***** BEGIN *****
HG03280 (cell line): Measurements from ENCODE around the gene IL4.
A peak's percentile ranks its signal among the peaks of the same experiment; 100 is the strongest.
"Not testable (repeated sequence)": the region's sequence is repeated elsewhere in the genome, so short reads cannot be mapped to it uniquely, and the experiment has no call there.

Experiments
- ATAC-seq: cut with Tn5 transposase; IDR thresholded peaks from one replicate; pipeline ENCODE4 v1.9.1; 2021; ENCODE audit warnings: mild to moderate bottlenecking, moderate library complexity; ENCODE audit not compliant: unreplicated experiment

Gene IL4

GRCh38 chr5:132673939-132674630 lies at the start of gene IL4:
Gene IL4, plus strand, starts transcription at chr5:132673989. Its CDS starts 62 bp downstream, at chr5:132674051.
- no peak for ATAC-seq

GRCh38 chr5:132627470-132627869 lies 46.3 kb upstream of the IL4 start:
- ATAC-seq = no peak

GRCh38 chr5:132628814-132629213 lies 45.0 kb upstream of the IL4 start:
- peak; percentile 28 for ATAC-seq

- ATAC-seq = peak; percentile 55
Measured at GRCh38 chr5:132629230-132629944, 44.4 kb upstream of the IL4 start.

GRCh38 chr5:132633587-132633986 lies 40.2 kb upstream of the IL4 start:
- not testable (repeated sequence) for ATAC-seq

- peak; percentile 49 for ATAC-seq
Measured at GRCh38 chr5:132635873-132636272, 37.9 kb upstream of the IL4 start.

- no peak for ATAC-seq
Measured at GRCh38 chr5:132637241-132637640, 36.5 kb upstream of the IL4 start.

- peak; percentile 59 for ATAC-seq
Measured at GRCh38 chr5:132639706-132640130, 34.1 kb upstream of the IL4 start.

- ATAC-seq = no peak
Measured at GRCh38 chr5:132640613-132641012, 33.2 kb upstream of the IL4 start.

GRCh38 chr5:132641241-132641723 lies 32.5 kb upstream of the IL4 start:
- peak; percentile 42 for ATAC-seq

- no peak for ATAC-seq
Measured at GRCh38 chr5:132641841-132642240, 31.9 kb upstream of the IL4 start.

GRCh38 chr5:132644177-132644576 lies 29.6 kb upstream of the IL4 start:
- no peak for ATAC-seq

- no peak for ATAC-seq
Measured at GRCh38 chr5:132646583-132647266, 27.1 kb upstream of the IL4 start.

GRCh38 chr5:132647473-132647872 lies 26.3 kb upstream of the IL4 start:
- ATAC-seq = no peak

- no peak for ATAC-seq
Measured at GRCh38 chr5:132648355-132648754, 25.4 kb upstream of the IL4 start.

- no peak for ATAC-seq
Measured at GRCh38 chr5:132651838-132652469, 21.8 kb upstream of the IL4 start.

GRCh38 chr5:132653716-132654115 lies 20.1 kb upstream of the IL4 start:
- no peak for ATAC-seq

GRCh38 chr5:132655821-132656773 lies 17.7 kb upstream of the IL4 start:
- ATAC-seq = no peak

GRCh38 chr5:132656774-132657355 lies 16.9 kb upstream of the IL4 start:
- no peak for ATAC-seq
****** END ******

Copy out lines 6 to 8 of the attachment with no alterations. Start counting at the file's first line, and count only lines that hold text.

Gene IL4

GRCh38 chr5:132673939-132674630 lies at the start of gene IL4:
Gene IL4, plus strand, starts transcription at chr5:132673989. Its CDS starts 62 bp downstream, at chr5:132674051.